Advocacy & Support for

Borderline Personality Disorder
& Complex Trauma

BPD Awareness Week 

BPD Awareness Week is held during the first week of October each year from 1 - 7 October

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International presentation - 'BPD Awareness Week in Australia'

In 2021 the BPD Awareness Week team presented at the International Society for the Study of Personality Disorder (ISSPD) bi-annual congress held in October 2021.  Due to COVID-19 it was held online.

"Since 2018 the Australian BPD Foundation has led a collaboration of individuals and organisations to hold activities and share evidence-based information during BPD Awareness Week in Australia (1-7 October). These campaigns are led by people with lived experience – a graphic designer with lived experience of BPD and 2 carers. This presentation discussed how the campaigns have worked to change community attitudes towards people with BPD, in addition to encouraging those with BPD to think differently about their self-narrative.

Through a new theme each year, current facts and information about BPD is delivered in an accessible way, designed to be non-threatening, trauma informed and with a focus on an individual’s strengths. The messages build compassion, empathy and understanding while promoting recovery, positivity and hope.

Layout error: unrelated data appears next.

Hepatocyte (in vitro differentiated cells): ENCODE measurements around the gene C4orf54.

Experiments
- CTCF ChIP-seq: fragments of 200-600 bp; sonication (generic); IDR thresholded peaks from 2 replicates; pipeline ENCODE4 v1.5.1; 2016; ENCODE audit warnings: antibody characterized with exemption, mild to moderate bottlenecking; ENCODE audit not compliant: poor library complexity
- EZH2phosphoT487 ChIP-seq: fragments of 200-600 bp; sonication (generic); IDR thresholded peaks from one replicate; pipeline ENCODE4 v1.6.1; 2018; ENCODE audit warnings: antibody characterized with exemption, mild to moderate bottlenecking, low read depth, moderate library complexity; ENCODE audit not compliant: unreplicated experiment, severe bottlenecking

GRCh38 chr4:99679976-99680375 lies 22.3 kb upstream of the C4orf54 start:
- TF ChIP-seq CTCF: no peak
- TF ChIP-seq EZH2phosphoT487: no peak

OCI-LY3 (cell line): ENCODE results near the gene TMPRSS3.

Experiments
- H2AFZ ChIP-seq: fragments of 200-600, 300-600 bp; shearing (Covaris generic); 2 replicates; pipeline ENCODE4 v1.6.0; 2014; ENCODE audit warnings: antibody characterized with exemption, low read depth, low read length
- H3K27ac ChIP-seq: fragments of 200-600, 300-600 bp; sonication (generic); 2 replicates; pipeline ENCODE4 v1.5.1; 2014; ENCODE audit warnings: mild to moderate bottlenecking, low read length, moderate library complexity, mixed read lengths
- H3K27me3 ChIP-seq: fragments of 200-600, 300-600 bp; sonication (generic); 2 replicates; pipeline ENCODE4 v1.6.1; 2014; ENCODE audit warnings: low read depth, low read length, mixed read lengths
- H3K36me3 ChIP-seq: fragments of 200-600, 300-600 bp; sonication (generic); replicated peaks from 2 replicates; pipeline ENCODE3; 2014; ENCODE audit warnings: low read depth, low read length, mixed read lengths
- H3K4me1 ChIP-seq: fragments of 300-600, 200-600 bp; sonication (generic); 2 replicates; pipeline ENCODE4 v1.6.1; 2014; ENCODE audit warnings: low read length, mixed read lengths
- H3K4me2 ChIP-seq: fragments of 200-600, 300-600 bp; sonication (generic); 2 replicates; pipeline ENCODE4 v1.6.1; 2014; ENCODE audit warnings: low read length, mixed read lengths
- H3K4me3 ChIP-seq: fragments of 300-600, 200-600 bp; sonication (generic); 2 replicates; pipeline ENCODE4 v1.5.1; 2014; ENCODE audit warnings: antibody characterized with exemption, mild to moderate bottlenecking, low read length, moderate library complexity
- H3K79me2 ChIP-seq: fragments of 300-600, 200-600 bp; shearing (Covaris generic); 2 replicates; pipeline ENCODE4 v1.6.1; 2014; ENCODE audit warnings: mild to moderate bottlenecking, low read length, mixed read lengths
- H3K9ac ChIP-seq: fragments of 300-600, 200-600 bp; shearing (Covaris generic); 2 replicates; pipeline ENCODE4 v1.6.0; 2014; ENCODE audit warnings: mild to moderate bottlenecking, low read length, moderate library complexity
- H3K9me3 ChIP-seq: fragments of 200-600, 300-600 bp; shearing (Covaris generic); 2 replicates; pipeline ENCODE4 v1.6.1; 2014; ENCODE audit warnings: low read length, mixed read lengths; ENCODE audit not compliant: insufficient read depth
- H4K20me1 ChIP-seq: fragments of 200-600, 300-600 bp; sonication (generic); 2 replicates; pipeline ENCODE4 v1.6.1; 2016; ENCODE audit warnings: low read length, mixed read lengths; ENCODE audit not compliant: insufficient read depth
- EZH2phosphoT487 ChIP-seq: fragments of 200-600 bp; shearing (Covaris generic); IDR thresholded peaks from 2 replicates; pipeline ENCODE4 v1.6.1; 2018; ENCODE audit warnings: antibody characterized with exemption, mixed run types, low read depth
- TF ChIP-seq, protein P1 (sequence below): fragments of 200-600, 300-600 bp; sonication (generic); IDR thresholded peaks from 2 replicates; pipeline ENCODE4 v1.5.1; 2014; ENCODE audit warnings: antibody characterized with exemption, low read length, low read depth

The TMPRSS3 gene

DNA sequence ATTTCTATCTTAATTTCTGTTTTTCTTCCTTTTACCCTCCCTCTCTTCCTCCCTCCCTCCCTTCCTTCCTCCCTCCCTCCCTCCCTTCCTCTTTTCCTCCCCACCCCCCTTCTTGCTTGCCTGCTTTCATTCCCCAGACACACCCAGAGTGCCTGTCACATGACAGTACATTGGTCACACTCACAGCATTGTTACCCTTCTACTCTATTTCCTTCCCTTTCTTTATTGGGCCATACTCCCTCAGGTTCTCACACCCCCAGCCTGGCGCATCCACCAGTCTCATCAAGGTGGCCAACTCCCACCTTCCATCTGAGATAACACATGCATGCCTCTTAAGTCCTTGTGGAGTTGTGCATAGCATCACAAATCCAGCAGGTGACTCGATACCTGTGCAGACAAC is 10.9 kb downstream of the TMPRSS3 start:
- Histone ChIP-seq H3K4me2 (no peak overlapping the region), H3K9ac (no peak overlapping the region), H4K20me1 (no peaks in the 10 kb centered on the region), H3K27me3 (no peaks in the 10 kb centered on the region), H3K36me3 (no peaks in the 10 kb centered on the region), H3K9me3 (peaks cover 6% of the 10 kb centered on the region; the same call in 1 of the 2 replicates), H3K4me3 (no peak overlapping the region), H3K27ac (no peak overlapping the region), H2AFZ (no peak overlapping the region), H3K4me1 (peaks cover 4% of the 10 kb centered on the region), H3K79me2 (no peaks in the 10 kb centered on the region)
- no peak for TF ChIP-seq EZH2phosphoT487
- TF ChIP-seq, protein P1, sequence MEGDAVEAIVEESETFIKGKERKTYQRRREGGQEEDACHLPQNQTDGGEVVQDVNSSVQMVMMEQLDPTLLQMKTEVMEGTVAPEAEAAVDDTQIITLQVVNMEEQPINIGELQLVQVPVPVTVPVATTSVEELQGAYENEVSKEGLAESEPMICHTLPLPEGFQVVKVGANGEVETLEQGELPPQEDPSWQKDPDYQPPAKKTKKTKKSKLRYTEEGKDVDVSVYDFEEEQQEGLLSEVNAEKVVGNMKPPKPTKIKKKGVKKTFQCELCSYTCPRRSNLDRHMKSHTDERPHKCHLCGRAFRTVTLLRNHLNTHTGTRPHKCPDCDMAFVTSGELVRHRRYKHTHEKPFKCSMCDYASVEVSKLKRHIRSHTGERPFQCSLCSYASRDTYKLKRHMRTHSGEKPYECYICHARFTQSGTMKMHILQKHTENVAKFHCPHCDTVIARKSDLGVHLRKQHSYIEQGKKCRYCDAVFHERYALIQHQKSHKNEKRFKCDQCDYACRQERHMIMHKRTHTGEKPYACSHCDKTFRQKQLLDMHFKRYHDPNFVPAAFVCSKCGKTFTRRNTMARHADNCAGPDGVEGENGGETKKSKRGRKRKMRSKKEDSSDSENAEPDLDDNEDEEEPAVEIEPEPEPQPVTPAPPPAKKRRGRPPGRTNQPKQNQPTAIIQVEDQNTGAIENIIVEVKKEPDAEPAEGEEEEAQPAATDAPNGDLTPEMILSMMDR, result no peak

Voices are very important to us. Using co-design and co-production principles, we listen to the experts themselves - people with lived experience of BPD and their family/carers, and bring in the strong voices of our allies in the treatment, academic and caring communities."



2023 - Be the Difference: Principles of Care

2022 - BPD: See The Person

2021 - Discover Creative Wellbeing

2020 - Flipping the Script: Changing the Narrative of BPD

2019 - Best Practice Deserved

2018 - Know BPD. NO Stigma.

2017 - From Stigma to Strength

2016 - Awareness for Hope

Never Stop Trying: Living and Parenting with BPD
Hannah Dee and Rose Cuff in conversation about Living and Parenting with BPD 

Hope and recovery for people with BPD
Haley talks about her recovery from BPD and the role of neuroplasticity (the ability of nerves to repair) following childhood trauma


Origins of BPD Awareness Week

In 2011 consumers, carers and clinicians came together with one thing in mind and that was to heighten awareness of Borderline Personality Disorder and the major gaps in access, treatment and support for those affected by BPD.